Spacecraft computer program requirements for AS-207/208, AS-503, and AS-504

On May 13 and 14, 1966, a flock of MSC people met with MIT people in Boston to discuss the spacecraft computer program requirements for missions AS-207/208, AS-503, and AS-504. This memorandum is probably one of several on the subject you will be getting in the near future. My main purpose is to describe the situation as it exists on these important programs; it is not altogether a happy one.

Our basic problem seems to center on the time available to prepare the computer program for these flights and on the fact that the computer is not big enough to contain all of the programs which appear to be either required or highly desirable for the mission. According to MIT estimates, the programs which had been identified as needed for the CSM on the AS-504 mission are in the order of 15,000 words in excess of the 36,000 word computer. The LEM computer storage capacity was exceeded by about 6,000 words for the LORS configuration and 4,500 words for the radar configuration.

Since we have assumed a basic ground rule that no routines would be included in the AS-207/208 programs which are not in the AS-504 program, our first task was to reduce the AS-504 program requirements to a point where the CSM and LEM programs would fit within the computer storage available. After doing this, we went through the AS-504 programs and determined which processors could be omitted from the AS-207/208 programs if the overall schedule situation would be improved by their deletion. Accordingly, our task at this meeting was to identify the lower priority routines with an understanding that no further work would be done on them and they would not be included in the computer programs for the AS-207/208, AS-503, and AS-504 flights. It was evident from the start that there were very few programs which could be easily deleted. In fact, it was a very painful process. For the most part, “requirements” could only be dropped at some cost in probability of mission success or by putting a greater workload on the crew or reliance on ground support. We did adopt a basic ground rule that obviously flight crew safety could not be impaired.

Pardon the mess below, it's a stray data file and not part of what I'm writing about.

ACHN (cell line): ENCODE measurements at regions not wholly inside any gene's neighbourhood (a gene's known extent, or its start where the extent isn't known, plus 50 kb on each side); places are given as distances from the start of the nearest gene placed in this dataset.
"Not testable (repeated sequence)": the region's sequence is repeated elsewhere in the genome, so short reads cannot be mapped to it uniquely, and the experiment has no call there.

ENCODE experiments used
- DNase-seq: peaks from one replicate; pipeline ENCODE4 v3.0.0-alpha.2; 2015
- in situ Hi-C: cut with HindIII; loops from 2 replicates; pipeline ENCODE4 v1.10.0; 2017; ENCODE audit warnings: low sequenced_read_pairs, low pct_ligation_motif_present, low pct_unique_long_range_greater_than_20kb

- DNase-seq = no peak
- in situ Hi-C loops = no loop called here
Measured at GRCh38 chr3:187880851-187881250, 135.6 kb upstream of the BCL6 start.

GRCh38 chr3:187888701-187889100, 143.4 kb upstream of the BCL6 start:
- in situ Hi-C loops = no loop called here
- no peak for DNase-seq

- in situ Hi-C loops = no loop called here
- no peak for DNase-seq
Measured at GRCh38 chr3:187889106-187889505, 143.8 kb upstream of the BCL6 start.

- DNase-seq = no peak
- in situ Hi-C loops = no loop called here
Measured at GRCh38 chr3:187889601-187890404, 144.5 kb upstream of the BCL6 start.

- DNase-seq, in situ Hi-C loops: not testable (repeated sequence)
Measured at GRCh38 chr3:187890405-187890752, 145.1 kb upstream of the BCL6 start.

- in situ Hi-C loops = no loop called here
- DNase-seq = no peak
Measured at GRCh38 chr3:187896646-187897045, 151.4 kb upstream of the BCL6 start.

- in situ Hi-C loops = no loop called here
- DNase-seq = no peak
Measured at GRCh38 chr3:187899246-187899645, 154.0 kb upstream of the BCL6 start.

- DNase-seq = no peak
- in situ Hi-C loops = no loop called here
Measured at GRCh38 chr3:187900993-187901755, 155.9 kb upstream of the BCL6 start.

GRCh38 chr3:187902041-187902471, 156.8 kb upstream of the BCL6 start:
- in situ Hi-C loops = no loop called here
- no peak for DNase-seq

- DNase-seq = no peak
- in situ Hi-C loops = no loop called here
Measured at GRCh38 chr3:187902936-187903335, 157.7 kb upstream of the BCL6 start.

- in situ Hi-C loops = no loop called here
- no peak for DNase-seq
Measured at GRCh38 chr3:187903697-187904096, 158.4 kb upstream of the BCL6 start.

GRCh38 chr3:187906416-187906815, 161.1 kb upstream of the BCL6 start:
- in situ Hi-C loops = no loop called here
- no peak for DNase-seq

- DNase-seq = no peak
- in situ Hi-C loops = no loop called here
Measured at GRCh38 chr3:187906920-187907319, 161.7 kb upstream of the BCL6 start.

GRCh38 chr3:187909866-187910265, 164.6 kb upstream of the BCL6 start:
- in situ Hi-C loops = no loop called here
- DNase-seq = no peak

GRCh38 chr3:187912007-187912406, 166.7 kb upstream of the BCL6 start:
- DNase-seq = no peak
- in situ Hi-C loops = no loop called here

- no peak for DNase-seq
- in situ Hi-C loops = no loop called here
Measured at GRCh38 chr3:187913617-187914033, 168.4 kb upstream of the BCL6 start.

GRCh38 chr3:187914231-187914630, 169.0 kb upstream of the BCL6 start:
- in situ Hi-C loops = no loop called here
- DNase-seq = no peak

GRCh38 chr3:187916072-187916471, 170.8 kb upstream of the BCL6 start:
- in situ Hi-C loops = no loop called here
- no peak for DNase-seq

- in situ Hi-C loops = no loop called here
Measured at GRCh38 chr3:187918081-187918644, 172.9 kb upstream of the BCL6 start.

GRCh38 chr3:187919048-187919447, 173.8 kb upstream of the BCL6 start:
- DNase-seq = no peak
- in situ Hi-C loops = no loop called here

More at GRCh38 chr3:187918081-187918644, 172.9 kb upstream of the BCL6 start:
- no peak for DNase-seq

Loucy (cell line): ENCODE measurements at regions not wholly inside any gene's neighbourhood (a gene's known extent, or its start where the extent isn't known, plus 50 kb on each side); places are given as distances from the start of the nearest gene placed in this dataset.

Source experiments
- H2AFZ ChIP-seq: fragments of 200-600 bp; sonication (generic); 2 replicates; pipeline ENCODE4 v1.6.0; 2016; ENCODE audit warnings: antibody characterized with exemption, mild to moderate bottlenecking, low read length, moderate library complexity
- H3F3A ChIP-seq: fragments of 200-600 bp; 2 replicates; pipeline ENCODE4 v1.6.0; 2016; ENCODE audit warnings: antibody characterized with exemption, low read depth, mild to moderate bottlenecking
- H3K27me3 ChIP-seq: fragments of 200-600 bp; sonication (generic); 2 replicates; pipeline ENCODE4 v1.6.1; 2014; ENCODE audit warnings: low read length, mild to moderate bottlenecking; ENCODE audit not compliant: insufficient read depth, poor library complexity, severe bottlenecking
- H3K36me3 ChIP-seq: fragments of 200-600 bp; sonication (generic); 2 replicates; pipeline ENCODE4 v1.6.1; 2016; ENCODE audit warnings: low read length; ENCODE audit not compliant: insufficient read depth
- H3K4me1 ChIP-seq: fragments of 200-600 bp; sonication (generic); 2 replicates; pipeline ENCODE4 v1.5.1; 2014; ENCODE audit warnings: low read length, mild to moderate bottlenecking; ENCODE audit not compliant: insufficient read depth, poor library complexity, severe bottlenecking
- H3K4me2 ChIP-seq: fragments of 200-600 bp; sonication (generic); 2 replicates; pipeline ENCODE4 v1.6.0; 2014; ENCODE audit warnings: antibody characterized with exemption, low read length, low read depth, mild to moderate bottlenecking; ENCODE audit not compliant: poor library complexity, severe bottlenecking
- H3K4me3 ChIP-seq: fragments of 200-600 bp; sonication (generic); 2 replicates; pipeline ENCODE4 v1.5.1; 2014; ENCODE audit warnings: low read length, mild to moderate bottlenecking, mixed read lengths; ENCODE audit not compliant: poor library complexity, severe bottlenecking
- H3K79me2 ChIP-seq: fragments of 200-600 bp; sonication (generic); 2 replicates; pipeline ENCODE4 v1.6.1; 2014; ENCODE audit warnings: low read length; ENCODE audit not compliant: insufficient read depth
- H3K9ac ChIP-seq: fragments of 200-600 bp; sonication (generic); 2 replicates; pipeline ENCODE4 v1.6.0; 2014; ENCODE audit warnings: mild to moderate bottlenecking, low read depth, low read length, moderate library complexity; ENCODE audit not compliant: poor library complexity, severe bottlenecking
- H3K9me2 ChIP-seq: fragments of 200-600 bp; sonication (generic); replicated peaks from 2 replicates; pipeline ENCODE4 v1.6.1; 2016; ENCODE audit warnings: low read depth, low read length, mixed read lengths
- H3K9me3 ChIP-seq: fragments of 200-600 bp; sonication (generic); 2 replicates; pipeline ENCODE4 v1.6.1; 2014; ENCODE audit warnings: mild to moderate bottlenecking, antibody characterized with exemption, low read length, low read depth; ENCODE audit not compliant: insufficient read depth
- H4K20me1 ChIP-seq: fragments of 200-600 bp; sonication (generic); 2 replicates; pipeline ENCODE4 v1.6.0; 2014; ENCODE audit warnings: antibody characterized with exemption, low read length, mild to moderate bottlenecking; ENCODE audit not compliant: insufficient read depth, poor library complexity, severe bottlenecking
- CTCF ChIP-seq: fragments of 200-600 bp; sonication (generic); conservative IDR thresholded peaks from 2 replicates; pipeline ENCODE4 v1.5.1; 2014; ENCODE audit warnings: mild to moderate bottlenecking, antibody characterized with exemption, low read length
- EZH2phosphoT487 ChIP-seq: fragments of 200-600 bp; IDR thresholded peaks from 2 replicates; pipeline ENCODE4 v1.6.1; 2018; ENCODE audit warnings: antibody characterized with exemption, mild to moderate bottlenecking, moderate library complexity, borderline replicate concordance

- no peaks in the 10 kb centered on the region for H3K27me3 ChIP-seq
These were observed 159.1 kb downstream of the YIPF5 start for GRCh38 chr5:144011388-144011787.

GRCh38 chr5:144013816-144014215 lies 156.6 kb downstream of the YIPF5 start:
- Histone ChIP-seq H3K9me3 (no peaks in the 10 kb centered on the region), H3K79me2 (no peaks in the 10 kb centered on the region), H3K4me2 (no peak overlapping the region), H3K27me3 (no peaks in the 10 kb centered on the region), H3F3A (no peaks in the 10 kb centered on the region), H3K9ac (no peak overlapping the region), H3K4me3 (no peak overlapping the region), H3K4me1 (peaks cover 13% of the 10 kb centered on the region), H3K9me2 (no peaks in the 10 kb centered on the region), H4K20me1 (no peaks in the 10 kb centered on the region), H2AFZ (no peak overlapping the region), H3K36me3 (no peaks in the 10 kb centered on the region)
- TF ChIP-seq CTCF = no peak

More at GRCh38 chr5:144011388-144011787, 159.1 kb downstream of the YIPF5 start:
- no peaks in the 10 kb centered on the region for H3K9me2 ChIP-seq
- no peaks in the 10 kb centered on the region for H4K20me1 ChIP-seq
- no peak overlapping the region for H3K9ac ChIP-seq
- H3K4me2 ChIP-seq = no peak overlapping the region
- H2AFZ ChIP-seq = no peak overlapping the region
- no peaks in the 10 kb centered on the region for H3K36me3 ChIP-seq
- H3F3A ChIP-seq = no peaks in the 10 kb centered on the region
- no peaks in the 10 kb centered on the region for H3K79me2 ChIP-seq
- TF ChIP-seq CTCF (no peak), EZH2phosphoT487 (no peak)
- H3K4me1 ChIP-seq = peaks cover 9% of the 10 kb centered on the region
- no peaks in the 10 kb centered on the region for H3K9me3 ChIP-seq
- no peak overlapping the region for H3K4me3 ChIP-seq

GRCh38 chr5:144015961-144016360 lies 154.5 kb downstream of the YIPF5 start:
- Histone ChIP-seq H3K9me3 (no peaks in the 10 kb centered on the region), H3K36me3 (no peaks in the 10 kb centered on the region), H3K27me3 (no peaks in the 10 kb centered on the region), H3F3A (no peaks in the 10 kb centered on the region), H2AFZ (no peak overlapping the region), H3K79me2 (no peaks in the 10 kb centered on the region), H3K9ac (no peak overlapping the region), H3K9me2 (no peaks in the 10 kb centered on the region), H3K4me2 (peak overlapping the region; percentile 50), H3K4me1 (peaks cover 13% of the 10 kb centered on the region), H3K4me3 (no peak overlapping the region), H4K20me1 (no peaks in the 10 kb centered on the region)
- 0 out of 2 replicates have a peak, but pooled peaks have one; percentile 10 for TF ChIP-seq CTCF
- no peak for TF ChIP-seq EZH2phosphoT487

We were successful in our task to the extent that the program requirements were reduced to a point wherein a reasonable chance of their fitting into the computer storage was assured. In addition, we identified the next computer routines which would be deleted in the event storage was ultimately exceeded, forcing the removal of more routines. I would like to list a few of the programs which were deleted to give you a feel for the situation. For example, the following routines were removed from the command module computer program:

  1. Concentric flight plan routines, which provide an onboard capability for computing the first two maneuvers of the coelliptic flight plan, setting up proper initial conditions for terminal phase, were deleted. Since flight crew safety is implicit in the rendezvous capability, we (MPAD) have accepted a task of identifying the various failure situations in which the command module must rescue the LEM to assure ourselves that this capability will still exist with these programs not available to the crew. This is not certain at this time.

  2. Programs used for computing attitude maneuvers were deleted. These programs were used in the guidance system for automatically making minimum fuel attitude change maneuvers while avoiding gimbal lock. It is obvious that these routines would be used even in a nominal mission, but it is felt the pilot could do the job instead of the computer, although probably at some extra cost in our precious RCS fuel.